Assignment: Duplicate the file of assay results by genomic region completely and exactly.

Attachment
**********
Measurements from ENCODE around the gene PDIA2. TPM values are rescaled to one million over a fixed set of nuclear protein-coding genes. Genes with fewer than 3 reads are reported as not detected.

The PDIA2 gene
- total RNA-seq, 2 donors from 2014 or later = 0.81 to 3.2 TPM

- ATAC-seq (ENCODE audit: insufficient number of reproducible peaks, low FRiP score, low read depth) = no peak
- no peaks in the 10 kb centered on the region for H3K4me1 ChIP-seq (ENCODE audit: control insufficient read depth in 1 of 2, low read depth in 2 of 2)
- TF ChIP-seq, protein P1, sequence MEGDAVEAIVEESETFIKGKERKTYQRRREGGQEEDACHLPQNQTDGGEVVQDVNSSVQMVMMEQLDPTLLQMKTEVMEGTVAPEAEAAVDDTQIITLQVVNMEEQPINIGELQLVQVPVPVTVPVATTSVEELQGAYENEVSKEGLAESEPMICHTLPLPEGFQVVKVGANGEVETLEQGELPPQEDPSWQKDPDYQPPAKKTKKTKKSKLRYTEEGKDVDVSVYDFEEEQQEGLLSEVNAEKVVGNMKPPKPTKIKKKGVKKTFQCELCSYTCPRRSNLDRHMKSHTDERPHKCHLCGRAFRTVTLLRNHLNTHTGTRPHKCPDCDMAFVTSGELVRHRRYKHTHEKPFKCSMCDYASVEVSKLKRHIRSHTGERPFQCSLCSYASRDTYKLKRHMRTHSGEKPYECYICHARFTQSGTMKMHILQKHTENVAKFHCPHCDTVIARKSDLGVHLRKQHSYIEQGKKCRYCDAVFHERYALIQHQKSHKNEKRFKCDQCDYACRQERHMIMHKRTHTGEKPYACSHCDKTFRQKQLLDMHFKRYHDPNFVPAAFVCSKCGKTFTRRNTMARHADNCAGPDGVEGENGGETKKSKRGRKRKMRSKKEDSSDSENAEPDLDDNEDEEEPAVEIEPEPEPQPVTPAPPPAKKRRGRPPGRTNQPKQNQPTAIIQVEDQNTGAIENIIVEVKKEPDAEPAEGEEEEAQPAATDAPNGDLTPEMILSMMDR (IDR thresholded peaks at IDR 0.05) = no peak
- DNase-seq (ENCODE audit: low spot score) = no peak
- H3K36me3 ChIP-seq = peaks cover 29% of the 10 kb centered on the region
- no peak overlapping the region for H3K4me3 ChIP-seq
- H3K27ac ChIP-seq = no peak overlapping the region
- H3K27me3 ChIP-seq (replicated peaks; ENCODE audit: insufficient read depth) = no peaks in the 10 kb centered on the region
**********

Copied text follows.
Measurements from ENCODE around the gene PDIA2. TPM values are rescaled to one million over a fixed set of nuclear protein-coding genes. Genes with fewer than 3 reads are reported as not detected.

The PDIA2 gene
- total RNA-seq, 2 donors from 2014 or later = 0.81 to 3.2 TPM

- ATAC-seq (ENCODE audit: insufficient number of reproducible peaks, low FRiP score, low read depth) = no peak
- no peaks in the 10 kb centered on the region for H3K4me1 ChIP-seq (ENCODE audit: control insufficient read depth in 1 of 2, low read depth in 2 of 2)
- TF ChIP-seq, protein P1, sequence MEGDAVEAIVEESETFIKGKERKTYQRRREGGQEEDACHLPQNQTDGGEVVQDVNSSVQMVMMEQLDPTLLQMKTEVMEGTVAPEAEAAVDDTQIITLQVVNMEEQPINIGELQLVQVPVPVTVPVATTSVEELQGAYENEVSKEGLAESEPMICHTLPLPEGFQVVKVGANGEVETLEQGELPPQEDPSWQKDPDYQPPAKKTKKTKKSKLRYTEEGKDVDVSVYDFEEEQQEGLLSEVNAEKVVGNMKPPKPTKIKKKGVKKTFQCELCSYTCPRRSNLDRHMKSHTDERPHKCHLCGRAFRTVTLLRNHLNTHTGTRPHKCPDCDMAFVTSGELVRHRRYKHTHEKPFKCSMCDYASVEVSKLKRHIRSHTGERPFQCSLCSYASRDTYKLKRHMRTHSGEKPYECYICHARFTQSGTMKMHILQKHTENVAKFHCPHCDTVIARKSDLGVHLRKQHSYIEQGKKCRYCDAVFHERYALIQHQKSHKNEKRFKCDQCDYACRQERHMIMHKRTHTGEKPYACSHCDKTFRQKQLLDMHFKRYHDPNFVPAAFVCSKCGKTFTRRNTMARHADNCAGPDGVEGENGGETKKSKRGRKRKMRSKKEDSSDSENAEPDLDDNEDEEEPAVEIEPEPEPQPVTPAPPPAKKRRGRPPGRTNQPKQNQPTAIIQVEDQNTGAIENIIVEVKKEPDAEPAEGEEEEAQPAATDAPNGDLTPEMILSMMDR (IDR thresholded peaks at IDR 0.05) = no peak
- DNase-seq (ENCODE audit: low spot score) = no peak
- H3K36me3 ChIP-seq = peaks cover 29% of the 10 kb centered on the region
- no peak overlapping the region for H3K4me3 ChIP-seq
- H3K27ac ChIP-seq = no peak overlapping the region
- H3K27me3 ChIP-seq (replicated peaks; ENCODE audit: insufficient read depth) = no peaks in the 10 kb centered on the region